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So Called "Common Knowledge"
 Moderated by: DrDeb  
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Joined: Sun Jun 21st, 2015
Location: Guilford, Connecticut USA
Posts: 36
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 Posted: Wed Jan 11th, 2017 07:40 pm
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Hi Dr. Deb and Friends-

With all the knowing in this forum a number of things that are accepted as common knowledge to the general horse public have been shown to be less than true.  Examples include: Everyone knows classical dressage and competitive dressage are the same thing, everyone knows you must blanket your horse below 40F, everyone knows if your horse doesn't do what you ask then you make him do it, and everyone knows trick training is detrimental to show performance.

These Truths are often perpetuated by not questioning their validity. I have questions, and I'm sure other forum members do too! What do you wonder about?

1) "Wait 30 minutes after eating grain before riding your horse." Granted, I never feel well if I have to do something strenuous after eating a heavy meal, but should this be a hard truth or is it based on the "work" you ask the horse to do?

2) "Horses sweat most over the muscles that are working so you can tell if your work supported good riding or not.  For example, dressage horses want to have foam between the hind legs but not excessive sweat on their neck."  This sounds reasonable to me and I've seen horses sweat more in one location than another, but I don't know if it's completely true.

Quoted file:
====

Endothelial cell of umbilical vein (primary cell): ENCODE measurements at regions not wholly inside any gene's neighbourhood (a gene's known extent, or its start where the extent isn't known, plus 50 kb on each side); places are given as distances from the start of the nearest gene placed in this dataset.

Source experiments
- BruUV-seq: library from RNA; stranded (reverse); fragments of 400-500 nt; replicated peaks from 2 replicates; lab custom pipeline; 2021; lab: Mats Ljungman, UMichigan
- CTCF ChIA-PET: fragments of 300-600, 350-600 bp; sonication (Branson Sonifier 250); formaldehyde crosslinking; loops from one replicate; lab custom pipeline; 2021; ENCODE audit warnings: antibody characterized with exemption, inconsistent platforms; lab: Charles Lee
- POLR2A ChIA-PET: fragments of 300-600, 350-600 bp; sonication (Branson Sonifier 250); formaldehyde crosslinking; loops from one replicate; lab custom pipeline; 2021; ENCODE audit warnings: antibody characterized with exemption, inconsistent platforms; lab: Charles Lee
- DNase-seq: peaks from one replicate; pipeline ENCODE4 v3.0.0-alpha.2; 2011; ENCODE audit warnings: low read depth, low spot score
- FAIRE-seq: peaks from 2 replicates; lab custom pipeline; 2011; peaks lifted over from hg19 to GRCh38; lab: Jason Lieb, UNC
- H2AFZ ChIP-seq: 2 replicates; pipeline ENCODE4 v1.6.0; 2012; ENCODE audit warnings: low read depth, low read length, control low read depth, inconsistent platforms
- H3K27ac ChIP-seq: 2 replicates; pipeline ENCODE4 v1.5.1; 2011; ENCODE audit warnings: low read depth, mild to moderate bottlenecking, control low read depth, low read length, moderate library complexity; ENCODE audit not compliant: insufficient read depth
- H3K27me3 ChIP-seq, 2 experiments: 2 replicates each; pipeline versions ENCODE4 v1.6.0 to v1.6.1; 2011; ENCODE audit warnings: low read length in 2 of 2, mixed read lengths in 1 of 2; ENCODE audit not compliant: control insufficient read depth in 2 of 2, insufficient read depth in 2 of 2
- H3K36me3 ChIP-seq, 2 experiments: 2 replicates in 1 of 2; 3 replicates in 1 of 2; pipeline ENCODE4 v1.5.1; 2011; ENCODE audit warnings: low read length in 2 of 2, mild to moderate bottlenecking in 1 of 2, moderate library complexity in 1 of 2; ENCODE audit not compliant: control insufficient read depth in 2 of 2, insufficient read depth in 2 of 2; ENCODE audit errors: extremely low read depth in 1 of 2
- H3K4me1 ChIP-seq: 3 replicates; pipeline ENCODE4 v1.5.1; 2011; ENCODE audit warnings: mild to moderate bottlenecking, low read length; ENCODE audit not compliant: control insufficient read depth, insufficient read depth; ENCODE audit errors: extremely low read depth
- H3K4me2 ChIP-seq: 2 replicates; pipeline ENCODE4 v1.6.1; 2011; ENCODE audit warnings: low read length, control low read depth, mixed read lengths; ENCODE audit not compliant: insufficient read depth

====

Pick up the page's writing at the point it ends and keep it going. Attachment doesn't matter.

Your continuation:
Hopefully this turns into a fun discussion, cheers!


Joined: Fri Feb 3rd, 2012
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 Posted: Fri Jan 13th, 2017 01:54 am
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I'll give this a go.

I've heard that theory about foam too. Now I know better. Foam is just sweat mixed with air. That white foam between the back legs is the butt cheeks rubbing together mixing up the sweat with some air.
Foam on their neck is the reins rubbing on the neck mixing sweat with air.
Foam on their mouth is saliva mixed with air by the tongue.
Think about buying whipping cream in a carton. Then what happens when you turn on the beaters?

My belief is a horse should be lightly moist all over if they have been worked to the point of sweating. Saliva on the mouth is OK, but not excess foam. That is a sign of tension in my book, and a busy tongue (possibly from a tight noseband).

I used to feed grain right before a cross country run, buying into the theory that they'd need the extra energy. Now, I don't feed any grain.

My beliefs have changed over the years as I stopped parroting what I'd been "taught" and started learning for myself.

I'm a dressage rider. Also trail ride and enjoy watching Harry Whitney teach. Also recently saw Buck for the first time.

My journey has been interesting in that I rode for years with someone from the Spanish Riding School (most would consider this classical), and seeing the comparisons/similarities/differences in what I learned there with what I'm learning now. I actually find many similarities. The difference is in the execution. How I (me myself and I) execute what I learned. It mostly comes down to feel.